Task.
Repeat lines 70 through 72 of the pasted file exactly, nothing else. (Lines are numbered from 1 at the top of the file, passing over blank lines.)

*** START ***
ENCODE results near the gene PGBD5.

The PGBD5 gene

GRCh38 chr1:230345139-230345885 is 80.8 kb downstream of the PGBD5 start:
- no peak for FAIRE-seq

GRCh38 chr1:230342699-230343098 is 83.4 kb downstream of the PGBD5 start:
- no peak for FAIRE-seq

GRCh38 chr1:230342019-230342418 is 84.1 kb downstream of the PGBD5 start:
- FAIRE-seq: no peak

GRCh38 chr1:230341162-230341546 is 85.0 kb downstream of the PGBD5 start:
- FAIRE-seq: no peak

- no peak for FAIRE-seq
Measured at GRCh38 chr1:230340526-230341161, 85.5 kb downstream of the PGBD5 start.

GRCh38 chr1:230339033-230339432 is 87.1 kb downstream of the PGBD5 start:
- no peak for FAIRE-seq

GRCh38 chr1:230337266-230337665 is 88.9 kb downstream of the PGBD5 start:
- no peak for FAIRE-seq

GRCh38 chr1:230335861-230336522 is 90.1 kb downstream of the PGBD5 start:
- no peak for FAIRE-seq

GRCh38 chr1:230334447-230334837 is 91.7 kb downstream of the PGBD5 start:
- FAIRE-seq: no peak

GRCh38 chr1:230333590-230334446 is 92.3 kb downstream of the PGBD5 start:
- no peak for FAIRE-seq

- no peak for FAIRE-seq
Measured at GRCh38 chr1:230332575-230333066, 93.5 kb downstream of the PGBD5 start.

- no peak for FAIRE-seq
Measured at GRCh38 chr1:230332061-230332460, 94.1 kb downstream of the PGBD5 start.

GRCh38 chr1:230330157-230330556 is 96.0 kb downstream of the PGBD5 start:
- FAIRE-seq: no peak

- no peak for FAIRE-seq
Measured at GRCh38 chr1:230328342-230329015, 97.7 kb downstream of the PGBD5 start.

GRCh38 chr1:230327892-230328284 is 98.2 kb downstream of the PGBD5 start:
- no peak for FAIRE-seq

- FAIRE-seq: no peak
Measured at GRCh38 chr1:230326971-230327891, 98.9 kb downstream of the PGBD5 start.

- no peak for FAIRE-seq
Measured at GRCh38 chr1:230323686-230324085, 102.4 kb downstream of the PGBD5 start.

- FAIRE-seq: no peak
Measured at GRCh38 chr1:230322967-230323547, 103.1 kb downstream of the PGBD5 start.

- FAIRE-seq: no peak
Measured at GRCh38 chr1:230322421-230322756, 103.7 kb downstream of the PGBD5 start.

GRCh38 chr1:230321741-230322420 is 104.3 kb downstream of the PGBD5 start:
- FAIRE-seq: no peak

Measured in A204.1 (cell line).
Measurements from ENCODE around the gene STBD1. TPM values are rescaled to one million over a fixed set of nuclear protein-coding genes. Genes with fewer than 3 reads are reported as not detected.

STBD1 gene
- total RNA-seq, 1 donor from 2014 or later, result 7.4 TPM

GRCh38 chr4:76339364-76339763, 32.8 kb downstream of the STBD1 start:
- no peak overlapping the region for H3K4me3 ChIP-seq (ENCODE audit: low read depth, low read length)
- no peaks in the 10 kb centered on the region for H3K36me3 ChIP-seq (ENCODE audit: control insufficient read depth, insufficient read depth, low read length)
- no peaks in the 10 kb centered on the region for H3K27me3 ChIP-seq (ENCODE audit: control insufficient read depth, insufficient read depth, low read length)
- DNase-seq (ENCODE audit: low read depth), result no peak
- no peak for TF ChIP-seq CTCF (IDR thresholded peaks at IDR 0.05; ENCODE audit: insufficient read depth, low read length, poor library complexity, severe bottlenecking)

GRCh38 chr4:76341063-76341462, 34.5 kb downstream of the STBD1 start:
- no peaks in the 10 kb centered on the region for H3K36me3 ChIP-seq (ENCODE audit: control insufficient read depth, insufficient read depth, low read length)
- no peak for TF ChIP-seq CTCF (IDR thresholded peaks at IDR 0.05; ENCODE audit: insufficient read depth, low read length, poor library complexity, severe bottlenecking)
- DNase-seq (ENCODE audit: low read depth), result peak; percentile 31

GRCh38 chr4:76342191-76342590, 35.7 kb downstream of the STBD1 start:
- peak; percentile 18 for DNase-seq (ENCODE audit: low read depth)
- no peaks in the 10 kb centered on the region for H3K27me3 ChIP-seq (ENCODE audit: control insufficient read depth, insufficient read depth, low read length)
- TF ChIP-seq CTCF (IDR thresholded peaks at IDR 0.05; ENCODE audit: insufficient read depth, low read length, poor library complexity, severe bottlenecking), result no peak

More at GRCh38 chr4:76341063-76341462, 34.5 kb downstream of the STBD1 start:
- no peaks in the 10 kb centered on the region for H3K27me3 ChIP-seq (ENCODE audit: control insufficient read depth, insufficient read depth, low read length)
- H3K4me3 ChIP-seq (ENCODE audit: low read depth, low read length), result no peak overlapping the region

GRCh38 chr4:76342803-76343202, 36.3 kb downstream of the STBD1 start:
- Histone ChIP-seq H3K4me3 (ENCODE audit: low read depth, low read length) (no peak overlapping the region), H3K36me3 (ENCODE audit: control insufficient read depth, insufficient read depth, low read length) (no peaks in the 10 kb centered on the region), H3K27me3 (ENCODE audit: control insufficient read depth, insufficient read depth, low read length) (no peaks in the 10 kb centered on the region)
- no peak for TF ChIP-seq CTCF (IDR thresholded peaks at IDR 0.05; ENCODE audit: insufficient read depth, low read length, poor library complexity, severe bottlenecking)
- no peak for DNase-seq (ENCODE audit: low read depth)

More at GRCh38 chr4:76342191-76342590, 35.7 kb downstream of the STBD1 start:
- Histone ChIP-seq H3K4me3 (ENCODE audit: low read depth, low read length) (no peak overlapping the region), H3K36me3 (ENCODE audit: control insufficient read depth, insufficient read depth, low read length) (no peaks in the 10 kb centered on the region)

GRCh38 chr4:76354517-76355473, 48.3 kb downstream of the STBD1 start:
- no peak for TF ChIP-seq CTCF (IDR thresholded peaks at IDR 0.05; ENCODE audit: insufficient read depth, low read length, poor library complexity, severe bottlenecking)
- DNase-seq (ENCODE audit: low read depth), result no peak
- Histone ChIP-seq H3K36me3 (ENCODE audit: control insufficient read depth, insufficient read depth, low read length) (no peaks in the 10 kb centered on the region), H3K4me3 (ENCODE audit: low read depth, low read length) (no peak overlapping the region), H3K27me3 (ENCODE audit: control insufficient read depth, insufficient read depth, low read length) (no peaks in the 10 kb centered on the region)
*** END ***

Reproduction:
GRCh38 chr4:76354517-76355473, 48.3 kb downstream of the STBD1 start:
- no peak for TF ChIP-seq CTCF (IDR thresholded peaks at IDR 0.05; ENCODE audit: insufficient read depth, low read length, poor library complexity, severe bottlenecking)
- DNase-seq (ENCODE audit: low read depth), result no peak